Childhood Vaccinations: A Prickly Issue
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Getting an exemption in Connecticut is surprisingly easy. A medical exemption for any number of reasons—allergic reactions to the vaccine, pediatric cancer, immune disorders—simply requires a written statement from a physician. Exemptions based on religion, which are granted much more frequently, and often used as a pretext, require only that a parent or guardian give the school nurse a signed note (which is then filed with the DPH) stating that the family’s religious beliefs prohibit vaccinations. These exemptions are not checked or challenged.
The increase in exemptions is worth noting, but not alarming, according to Kathy Kudish, vaccine coordinator and supervising epidemiologist with the DPH. “A number under 2 percent is relatively insignificant,” she says. “We’re just keeping our eye on it.”
“We know that the vast majority of children [in the U.S.] are having some vaccines,” says Shannon Stokely, an associate director with the Immunization Services Division of the CDC. “Exemptions don’t necessarily mean a child has never had any vaccines. They may have just missed one dose. We can’t distinguish between children having none or just a few.”
Laura George of Seymour is a school psychologist and mother who says that at first she was “on the fence” and skeptical of the state’s vaccine regimen with her first two children. “I read the news and worried there might be a risk, but then I took a close look at the studies [that pointed to ill effects from vaccines] and wasn’t convinced they were valid,” George says. “I think the research was flawed, and I know it’s important to get your information from multiple sources. So when my third child was born, my husband and I agreed it was more important to protect her.” George has kept up with all of her kids’ vaccinations since then because she says she trusts her instincts, and perhaps more importantly, her doctor.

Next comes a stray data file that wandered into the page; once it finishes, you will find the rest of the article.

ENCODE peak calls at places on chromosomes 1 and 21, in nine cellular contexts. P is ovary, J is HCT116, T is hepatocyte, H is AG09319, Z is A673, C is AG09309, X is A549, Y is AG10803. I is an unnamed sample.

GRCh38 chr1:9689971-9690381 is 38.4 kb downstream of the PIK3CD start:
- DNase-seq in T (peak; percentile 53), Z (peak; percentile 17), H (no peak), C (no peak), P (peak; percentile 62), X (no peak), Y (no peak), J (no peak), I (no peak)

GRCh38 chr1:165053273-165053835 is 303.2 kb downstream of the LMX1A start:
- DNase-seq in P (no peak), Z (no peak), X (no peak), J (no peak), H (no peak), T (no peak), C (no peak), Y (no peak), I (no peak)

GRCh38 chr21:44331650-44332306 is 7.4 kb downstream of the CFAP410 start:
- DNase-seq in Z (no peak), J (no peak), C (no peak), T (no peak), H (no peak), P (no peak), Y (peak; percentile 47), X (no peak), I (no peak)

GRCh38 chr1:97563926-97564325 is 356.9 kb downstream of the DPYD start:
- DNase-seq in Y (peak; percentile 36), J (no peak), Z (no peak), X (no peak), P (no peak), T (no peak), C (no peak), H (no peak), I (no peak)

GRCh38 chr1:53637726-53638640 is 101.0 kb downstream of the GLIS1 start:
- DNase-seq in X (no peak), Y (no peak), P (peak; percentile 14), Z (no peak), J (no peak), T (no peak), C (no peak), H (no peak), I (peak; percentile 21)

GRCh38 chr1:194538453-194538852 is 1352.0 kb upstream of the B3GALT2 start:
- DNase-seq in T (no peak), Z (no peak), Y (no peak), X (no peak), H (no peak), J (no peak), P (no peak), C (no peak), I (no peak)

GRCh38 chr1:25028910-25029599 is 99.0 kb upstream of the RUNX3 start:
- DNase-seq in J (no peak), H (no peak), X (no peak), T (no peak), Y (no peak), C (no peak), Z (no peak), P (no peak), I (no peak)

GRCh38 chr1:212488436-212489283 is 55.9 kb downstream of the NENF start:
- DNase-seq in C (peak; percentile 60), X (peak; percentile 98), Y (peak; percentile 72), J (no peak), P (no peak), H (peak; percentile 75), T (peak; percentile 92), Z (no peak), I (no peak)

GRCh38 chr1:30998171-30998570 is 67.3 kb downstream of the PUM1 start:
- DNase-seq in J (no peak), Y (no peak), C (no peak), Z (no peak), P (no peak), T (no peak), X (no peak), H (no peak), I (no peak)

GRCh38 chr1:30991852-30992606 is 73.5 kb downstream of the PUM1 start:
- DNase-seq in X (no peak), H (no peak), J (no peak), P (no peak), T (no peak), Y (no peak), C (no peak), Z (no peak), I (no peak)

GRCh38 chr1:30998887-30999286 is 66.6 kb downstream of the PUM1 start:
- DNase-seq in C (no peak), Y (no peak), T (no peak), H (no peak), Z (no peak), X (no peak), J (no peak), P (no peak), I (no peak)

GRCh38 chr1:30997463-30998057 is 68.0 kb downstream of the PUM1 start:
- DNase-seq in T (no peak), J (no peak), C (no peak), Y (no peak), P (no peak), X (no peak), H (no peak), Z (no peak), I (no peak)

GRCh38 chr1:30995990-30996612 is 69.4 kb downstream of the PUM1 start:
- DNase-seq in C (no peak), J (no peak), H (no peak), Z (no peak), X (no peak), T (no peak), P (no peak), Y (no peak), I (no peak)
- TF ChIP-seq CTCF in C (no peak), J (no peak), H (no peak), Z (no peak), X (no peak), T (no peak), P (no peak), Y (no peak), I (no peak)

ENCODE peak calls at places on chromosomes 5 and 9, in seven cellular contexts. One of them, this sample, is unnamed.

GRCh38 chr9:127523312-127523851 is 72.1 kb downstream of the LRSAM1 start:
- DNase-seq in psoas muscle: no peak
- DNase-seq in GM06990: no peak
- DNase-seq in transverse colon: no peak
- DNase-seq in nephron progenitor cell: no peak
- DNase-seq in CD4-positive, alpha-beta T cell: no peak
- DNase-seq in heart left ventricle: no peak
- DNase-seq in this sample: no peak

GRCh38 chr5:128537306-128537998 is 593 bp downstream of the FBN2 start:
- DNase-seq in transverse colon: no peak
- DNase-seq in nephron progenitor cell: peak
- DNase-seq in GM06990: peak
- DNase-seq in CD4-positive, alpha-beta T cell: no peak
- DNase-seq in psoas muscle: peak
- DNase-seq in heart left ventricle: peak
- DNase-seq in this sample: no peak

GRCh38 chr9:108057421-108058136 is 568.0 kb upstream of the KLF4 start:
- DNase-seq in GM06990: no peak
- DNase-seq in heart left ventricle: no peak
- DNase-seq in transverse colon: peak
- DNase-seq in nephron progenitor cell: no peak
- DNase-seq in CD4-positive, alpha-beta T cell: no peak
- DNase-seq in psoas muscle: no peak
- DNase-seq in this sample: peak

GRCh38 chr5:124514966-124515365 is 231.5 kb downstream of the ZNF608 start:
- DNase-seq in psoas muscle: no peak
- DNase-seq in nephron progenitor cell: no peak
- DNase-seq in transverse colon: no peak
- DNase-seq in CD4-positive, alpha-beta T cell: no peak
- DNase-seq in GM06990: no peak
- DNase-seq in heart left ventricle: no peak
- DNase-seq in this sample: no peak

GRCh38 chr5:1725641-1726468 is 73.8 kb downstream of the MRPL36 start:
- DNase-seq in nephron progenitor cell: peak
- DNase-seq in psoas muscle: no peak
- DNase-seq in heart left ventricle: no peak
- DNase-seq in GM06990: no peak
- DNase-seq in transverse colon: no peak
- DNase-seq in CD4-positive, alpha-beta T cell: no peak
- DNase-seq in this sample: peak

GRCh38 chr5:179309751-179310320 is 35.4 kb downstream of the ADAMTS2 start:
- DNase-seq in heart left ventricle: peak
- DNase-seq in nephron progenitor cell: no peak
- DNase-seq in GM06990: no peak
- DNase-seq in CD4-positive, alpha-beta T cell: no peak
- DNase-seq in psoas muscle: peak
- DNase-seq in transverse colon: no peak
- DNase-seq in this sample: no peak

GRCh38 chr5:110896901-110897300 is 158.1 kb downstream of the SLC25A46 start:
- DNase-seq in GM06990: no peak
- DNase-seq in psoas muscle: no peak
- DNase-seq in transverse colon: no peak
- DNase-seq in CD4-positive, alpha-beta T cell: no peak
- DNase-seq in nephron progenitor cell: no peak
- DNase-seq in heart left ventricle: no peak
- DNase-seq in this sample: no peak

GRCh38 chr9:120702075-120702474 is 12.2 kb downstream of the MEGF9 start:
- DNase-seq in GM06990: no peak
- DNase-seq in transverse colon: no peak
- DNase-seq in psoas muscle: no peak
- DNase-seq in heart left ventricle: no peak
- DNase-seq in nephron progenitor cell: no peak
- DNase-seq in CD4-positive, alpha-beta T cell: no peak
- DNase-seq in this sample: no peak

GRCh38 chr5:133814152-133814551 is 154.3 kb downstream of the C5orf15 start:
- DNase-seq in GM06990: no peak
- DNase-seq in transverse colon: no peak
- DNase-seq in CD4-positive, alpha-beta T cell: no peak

Most physicians maintain that vaccinations are safe and an important part of protecting a child’s overall health. “It can be challenging. We have to weigh [concern about the risks] against the seriousness of getting a disease,” says Vasanth Kainkaryam, an internist and pediatrician at Hartford Hospital.
He advises parents hesitant to have their kids vaccinated to “learn about the diseases they prevent, what we’re trying to do with the vaccine and why we’re asking you to do this in the first place. Sometimes it helps to step away from the shot part of it.”
Stepping as far away from the process as possible is a divorced mother from Trumbull whose children asked that the family not be named. Her ex doesn’t share her views, so she worries that her decision not to vaccinate may present legal or custodial issues. “Vaccines are an emotional topic, especially when children become ill and the parents believe the vaccine is responsible,” she says. Years ago, keenly observant of her babies’ health following their vaccines, she began charting their ear infections, eating habits and periods of listlessness. She didn’t like the patterns that emerged. It prompted her to take a close look at what went into the vaccines her doctor was recommending, and she ultimately decided they were “mostly toxic” and not beneficial to her children’s health and well-being. She stopped vaccinating her children almost a decade ago, with no regrets.
Her argument against vaccinations includes concerns about ethical research and a push by the pharmaceutical industry to market unnecessary drugs; she feels vindicated by experience since her children have never been healthier. “Most of us trust our doctors, and most doctors have never taken the time to do the research,” she says. “They just follow the guidelines they’ve been given . . . until something bad happens and they can easily connect the dots.”
But Kainkaryam says he’s seen what happens when unvaccinated children get sick—and it isn’t pretty. “We see it when things get bad,” he says, “when a pediatric patient in the ICU dies from pertussis, for example.” Of all preventable diseases, cases of pertussis, aka whooping cough, are of most concern to health-care professionals. A highly contagious bacterial disease, pertussis leads to severe coughing that causes children to make a distinctive whooping sound as they gasp for air. Complications include respiratory ailments, and in rare cases, especially among children under 2, it can be fatal. There were 183 cases in Connecticut last year, “more than we’ve seen in over a decade,” says Kudish at the DPH. “Luckily, we had no fatalities. Other parts of the country experienced worse than we did. But we had concerns. We try to control it where we can, following up with kids who have not been vaccinated.”